Financial exclusion involves individuals, typically from deprived communities, struggling to access and use financial services because of issues related to terms and conditions, access, marketing, price and self-exclusion (Leyshon, 2009). Following the 2007-08 financial crisis, financial exclusion was further exacerbated in deprived areas as banks became more risk-averse, creating ‘new geographies of financial exclusion’ (Aalbers, 2009; Appleyard, 2013). ‘Sub-prime’ lenders, such as payday lenders offering loans at high rates of interest, have generally filled this vacated market (Rowlingson et al., 2018). However, also operating in these markets are microcredit lenders – a form of responsible lender who offer credit at fair interest rates to financially-excluded individuals using relationship banking practices (McHugh et al., 2019).
Through the lens of a diverse economy framework (Gibson-Graham 2006), micro lenders can be identified as adopting alternative modes of economic conduct, since their market transactions are typically based on fairness and solidarity (McHugh et al., 2019). Moreover, a body of research is emerging indicating that micro lenders have the potential to impact on the social determinants of health (McHugh et al., 2017; FinWell, 2018) by offering financially excluded individuals the possibility to engage in ‘alternative economic spaces’.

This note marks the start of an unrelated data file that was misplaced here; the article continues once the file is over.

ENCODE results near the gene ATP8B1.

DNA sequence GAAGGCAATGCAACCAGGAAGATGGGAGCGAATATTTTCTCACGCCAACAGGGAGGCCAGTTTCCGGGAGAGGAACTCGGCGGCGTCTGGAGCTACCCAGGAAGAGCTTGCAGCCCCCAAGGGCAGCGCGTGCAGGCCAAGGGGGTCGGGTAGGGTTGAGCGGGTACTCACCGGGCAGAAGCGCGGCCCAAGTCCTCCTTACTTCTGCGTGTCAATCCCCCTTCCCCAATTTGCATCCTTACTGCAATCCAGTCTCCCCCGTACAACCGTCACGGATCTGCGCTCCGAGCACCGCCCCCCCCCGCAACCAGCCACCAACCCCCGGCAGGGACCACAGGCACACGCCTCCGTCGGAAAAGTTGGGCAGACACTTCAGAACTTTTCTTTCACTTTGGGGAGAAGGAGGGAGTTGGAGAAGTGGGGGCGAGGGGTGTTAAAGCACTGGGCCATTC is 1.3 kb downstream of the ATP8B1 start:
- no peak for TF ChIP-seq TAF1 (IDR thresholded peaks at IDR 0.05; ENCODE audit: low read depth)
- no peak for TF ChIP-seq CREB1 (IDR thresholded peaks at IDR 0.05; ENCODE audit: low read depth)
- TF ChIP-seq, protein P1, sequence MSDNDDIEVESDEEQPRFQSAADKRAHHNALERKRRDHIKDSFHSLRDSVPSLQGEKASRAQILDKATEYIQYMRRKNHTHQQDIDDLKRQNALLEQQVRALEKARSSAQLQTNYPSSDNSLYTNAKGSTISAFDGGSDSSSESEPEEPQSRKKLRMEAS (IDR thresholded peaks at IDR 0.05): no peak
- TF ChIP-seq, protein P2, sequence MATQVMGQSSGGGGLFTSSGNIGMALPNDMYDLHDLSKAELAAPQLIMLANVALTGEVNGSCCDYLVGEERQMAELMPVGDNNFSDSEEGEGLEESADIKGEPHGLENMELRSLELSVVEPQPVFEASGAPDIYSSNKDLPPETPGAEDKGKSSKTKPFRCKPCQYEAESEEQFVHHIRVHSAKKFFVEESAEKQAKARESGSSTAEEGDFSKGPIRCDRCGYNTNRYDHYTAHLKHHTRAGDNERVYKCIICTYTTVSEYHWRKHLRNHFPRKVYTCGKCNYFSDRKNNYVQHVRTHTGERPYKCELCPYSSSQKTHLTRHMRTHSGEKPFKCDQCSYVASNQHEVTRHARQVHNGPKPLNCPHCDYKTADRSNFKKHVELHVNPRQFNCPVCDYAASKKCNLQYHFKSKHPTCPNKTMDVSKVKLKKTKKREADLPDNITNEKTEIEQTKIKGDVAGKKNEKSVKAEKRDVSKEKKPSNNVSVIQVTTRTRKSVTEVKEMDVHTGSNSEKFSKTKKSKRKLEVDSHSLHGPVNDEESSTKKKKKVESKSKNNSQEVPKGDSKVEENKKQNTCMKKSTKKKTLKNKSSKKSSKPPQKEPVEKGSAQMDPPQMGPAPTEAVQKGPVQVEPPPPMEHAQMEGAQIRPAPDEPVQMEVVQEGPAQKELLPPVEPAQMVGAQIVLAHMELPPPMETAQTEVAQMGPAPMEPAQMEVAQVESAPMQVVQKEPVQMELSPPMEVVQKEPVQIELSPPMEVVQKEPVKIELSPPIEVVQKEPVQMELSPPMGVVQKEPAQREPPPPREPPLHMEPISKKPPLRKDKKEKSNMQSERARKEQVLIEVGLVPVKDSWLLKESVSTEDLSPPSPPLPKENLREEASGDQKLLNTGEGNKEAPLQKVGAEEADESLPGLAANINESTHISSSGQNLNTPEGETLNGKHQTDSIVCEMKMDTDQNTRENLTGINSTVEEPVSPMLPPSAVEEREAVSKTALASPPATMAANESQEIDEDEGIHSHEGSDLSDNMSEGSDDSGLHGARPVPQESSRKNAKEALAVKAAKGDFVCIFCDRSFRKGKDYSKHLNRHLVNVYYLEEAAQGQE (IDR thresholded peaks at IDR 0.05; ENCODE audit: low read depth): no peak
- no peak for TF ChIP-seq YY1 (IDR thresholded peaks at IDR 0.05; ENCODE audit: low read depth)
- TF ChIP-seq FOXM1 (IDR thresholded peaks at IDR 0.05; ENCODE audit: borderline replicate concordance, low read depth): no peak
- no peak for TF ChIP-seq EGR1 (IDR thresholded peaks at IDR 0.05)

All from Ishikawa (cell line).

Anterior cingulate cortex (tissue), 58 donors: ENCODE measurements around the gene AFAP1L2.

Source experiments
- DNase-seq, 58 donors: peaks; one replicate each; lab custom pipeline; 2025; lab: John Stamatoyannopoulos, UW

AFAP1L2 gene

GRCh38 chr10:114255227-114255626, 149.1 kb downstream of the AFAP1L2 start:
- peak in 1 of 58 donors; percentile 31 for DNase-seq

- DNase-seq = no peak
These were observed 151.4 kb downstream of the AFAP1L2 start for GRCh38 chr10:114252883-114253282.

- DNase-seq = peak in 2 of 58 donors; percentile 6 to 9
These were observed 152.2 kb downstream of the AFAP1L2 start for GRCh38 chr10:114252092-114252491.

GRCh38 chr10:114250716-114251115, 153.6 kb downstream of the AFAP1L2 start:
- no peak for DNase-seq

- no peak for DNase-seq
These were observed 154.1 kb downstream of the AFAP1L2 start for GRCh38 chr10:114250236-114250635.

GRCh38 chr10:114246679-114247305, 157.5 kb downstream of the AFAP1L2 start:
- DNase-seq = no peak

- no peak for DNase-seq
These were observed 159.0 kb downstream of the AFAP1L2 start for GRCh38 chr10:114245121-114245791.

However, the nature of alterity is rarely stable as it is susceptible to legislative and regulatory changes and is affected by the context in which institutions operate. Contextual changes may impact on organisational practices, ways of working as well as shaping the funding and support landscape in which organisations operate (Mazzei, 2016). The extent to which borrowers’ wellbeing may be affected remains to be tested.
Drawing on diverse economies scholarship, the aim of this PhD is to examine, in-depth, the alterity of microcredit – business and personal – lending in Scotland. Specifically, the multiple ways in which context - geographical, cultural and political - shapes, constrains and enables this form of financial practice will be explored. The PhD will make use of qualitative methods.
Closing date for applications is Friday 7th June.
For further information about stipend/fees and to apply for the studentship please visit: https://www.gcu.ac.uk/research/postgraduateresearchstudy/applicationprocess/